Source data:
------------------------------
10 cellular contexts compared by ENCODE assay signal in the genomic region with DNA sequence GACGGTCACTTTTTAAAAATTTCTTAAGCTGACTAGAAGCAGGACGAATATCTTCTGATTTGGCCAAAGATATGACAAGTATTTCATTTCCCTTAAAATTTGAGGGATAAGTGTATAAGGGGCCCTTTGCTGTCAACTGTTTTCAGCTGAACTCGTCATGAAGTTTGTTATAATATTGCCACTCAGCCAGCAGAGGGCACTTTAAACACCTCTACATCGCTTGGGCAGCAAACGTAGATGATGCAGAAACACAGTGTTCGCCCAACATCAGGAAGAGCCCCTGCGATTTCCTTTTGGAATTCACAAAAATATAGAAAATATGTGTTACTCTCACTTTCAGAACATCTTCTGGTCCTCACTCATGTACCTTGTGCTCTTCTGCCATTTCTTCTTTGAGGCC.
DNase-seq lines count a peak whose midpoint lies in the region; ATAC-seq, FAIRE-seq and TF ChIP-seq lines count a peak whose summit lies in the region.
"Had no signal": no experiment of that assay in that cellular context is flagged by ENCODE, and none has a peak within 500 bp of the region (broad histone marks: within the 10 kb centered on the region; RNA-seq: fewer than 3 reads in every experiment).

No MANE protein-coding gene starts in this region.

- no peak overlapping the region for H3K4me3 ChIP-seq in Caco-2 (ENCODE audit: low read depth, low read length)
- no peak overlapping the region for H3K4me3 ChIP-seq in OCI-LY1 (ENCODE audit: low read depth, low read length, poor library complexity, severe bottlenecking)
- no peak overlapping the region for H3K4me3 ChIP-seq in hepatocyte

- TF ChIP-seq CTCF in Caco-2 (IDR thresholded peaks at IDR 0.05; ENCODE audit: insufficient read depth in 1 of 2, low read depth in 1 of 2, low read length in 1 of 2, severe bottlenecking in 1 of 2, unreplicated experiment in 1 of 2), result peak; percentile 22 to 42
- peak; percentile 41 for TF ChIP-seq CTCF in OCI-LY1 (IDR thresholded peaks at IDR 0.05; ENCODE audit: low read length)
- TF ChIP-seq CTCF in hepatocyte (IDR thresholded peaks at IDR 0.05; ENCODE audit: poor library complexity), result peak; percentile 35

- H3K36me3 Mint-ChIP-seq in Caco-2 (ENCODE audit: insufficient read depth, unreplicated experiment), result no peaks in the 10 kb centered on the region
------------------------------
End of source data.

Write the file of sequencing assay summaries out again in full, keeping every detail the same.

10 cellular contexts compared by ENCODE assay signal in the genomic region with DNA sequence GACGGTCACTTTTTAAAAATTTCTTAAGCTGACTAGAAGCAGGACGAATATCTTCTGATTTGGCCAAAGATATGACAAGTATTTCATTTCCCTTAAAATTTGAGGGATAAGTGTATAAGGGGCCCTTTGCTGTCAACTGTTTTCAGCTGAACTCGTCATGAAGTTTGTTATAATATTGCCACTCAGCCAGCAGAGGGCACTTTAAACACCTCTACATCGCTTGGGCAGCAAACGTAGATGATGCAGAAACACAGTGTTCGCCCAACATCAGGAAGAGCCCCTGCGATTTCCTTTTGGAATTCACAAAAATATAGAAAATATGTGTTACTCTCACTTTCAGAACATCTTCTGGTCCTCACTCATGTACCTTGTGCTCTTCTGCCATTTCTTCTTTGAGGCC.
DNase-seq lines count a peak whose midpoint lies in the region; ATAC-seq, FAIRE-seq and TF ChIP-seq lines count a peak whose summit lies in the region.
"Had no signal": no experiment of that assay in that cellular context is flagged by ENCODE, and none has a peak within 500 bp of the region (broad histone marks: within the 10 kb centered on the region; RNA-seq: fewer than 3 reads in every experiment).

No MANE protein-coding gene starts in this region.

- no peak overlapping the region for H3K4me3 ChIP-seq in Caco-2 (ENCODE audit: low read depth, low read length)
- no peak overlapping the region for H3K4me3 ChIP-seq in OCI-LY1 (ENCODE audit: low read depth, low read length, poor library complexity, severe bottlenecking)
- no peak overlapping the region for H3K4me3 ChIP-seq in hepatocyte

- TF ChIP-seq CTCF in Caco-2 (IDR thresholded peaks at IDR 0.05; ENCODE audit: insufficient read depth in 1 of 2, low read depth in 1 of 2, low read length in 1 of 2, severe bottlenecking in 1 of 2, unreplicated experiment in 1 of 2), result peak; percentile 22 to 42
- peak; percentile 41 for TF ChIP-seq CTCF in OCI-LY1 (IDR thresholded peaks at IDR 0.05; ENCODE audit: low read length)
- TF ChIP-seq CTCF in hepatocyte (IDR thresholded peaks at IDR 0.05; ENCODE audit: poor library complexity), result peak; percentile 35

- H3K36me3 Mint-ChIP-seq in Caco-2 (ENCODE audit: insufficient read depth, unreplicated experiment), result no peaks in the 10 kb centered on the region